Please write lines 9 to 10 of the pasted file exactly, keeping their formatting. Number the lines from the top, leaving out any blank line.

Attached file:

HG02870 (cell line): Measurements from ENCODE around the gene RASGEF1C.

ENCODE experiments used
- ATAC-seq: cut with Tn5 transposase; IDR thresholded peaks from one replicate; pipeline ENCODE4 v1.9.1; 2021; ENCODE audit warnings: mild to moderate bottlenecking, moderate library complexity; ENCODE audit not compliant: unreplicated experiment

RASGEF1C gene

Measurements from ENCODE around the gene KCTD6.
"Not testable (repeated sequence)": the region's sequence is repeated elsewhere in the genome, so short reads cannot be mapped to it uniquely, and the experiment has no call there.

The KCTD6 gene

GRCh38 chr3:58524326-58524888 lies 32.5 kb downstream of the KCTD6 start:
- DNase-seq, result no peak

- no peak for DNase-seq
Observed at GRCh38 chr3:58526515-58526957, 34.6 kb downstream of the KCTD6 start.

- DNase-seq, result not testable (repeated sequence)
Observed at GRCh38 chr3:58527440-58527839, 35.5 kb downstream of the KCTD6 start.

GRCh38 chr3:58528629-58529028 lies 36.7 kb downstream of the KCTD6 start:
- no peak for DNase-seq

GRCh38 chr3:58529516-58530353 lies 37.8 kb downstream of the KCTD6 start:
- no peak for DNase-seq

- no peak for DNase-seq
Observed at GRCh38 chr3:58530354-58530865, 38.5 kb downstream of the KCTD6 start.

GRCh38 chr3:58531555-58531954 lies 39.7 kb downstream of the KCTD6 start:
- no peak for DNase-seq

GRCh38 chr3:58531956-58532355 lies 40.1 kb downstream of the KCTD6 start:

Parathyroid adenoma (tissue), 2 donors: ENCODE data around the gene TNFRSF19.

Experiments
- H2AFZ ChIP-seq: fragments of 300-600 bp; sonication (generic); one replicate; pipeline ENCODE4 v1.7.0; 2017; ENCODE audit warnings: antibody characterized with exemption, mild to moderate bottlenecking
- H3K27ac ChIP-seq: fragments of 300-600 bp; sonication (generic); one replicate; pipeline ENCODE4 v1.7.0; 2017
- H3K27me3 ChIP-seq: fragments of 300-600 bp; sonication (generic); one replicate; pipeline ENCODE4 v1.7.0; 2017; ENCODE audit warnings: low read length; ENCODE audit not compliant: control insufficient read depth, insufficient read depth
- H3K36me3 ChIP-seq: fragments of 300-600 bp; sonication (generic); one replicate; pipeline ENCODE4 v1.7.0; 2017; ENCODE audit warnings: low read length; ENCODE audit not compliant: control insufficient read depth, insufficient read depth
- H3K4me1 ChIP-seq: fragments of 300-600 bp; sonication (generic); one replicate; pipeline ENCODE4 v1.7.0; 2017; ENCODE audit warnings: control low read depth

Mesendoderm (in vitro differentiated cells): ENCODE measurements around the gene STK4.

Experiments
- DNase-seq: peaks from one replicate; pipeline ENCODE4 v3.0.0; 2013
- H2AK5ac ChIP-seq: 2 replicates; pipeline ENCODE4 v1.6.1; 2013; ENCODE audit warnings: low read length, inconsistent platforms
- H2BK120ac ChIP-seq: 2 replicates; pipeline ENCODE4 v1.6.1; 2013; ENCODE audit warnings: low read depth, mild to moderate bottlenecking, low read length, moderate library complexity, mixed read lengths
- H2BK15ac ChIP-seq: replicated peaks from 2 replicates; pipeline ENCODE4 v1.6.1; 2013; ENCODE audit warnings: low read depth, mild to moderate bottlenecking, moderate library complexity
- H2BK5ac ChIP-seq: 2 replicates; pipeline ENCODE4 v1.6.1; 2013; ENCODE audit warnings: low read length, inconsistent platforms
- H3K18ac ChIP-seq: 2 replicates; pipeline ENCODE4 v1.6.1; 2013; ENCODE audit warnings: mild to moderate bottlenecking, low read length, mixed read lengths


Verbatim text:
- DNase-seq, result no peak

- no peak for DNase-seq